There’s a lot of equipment within the walls of a lab. Because of this, it’s important to document and categorize each item in the space. Be sure to train the proper individuals when any new piece of equipment is introduced to the lab, and always make the manuals accessible to everyone. In addition, keep logs of any equipment malfunctions so you know what items need some TLC from maintenance professionals.


Your people are the most important lab resource. Without them, everything else is useless. That’s why it’s so important to make sure they’re always working to the best of their abilities. We’re not suggesting you run things like a boot camp, but routine training and staff/management meetings are a great way to keep open dialogue across the board. Making sure everyone is adhering to the lab’s Standard Operating Procedures (SOPs) is paramount, so performance and proficiency tests need to happen as well.

Process Control and Improvement

Process is important for any successful business, but more so for a lab. The focus here is the handling of samples, equipment, and other specimens. We’ve already touched on making sure personnel receive proper training on equipment, but it’s important to have pre-analytical, analytical, and post-analytical processes in place. Be sure to appoint the best person for the job to coordinate workflow.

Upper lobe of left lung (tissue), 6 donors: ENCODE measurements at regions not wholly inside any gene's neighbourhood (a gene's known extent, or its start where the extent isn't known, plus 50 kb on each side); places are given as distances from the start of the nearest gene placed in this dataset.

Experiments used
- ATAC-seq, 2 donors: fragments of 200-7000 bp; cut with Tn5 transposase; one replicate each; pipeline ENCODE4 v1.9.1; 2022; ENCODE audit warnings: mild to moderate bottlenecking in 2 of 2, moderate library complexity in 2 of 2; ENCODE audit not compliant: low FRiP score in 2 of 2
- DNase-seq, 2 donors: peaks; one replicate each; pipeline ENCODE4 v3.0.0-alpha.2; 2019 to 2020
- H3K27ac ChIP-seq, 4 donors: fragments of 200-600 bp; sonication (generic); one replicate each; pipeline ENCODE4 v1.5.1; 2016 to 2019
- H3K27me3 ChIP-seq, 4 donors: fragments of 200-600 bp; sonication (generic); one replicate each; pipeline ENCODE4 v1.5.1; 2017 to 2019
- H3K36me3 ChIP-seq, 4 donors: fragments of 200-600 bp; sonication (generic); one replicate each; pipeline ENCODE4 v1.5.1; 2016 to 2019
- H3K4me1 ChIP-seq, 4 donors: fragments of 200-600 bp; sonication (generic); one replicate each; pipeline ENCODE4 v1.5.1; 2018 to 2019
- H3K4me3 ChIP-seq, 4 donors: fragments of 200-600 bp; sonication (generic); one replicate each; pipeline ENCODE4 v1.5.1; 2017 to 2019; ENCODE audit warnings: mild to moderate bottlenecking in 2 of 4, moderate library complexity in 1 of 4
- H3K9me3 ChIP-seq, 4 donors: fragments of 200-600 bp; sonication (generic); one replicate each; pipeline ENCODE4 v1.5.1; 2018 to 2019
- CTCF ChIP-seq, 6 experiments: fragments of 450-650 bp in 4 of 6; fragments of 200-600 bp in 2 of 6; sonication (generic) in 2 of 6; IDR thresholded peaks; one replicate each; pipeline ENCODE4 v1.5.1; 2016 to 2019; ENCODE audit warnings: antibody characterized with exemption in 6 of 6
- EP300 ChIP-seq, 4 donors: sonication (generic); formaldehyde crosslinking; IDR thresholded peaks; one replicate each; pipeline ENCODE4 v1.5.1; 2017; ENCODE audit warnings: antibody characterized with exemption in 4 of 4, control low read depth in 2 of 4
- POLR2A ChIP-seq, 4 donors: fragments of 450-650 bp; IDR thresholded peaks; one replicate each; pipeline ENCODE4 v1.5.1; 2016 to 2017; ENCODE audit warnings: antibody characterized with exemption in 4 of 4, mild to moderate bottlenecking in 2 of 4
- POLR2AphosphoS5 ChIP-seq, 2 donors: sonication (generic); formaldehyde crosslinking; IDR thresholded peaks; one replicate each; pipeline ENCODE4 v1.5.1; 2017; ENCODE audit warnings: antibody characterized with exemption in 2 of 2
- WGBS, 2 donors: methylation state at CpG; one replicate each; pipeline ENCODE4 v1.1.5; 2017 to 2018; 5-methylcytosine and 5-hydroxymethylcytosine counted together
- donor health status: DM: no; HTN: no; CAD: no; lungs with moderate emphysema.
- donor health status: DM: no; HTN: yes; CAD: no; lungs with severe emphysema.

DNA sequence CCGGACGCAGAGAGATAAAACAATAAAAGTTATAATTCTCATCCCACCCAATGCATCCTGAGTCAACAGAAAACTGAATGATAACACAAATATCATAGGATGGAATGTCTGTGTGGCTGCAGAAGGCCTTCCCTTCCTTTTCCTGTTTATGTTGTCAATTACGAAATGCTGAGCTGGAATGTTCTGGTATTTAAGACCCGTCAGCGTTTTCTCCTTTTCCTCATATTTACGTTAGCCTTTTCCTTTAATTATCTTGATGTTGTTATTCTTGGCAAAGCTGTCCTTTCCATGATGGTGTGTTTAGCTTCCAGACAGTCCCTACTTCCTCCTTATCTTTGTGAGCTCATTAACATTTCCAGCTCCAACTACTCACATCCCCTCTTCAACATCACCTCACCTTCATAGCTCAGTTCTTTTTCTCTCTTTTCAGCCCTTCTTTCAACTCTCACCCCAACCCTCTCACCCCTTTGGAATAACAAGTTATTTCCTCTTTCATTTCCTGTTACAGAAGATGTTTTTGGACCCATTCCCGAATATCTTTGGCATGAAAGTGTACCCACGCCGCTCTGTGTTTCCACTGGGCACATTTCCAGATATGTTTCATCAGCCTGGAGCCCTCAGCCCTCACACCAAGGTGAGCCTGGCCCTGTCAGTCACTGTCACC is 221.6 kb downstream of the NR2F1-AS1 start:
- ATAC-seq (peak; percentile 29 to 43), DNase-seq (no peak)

Occurrence Management

We’re all human, meaning accidents happen. Even the best labs have faced their fair share. In preparation for an unexpected event, it’s advisable to have plans in place to mitigate the incident and take steps to prevent it from happening in the future. If necessary, consider retraining programs on equipment servicing. If you want to make sure you’re covering all your bases, a qualified entity such as Bane Bio is more than happy to step in.

Facilities and Safety

Labs contain hazardous materials. Like any establishment that works with potential dangers such as this, having strict safety policies is a must. Making all safety equipments such as, first aid kits and extinguishers easily accessible should be a priority as well as mandatory safety trainings for everyone who works in the lab. As mentioned above, you should have an emergency response plan in place… just in case!

Client Communication

If you’re offering lab services to external clients, it’s important to maintain an open line of communication. This allows ideas and feedback to travel between both parties quickly, which helps the overall process stay on track!

Document Everything

Take everything we’ve talked about thus far and document it thoroughly. Lab rules, hours of operation, current projects, safety protocols—all of it should be documented to include every detail. SOPs should be in writing for all procedures including specimen collection, storage, transport, and disposal.

This is just a brief overview of the things you should be keeping in mind to maintain the safety and efficiency of your lab. We could go on all day about methods for improving laboratory quality control—it’s a passion of ours! We hope you use this as a starting point for developing your rock-solid quality control protocols.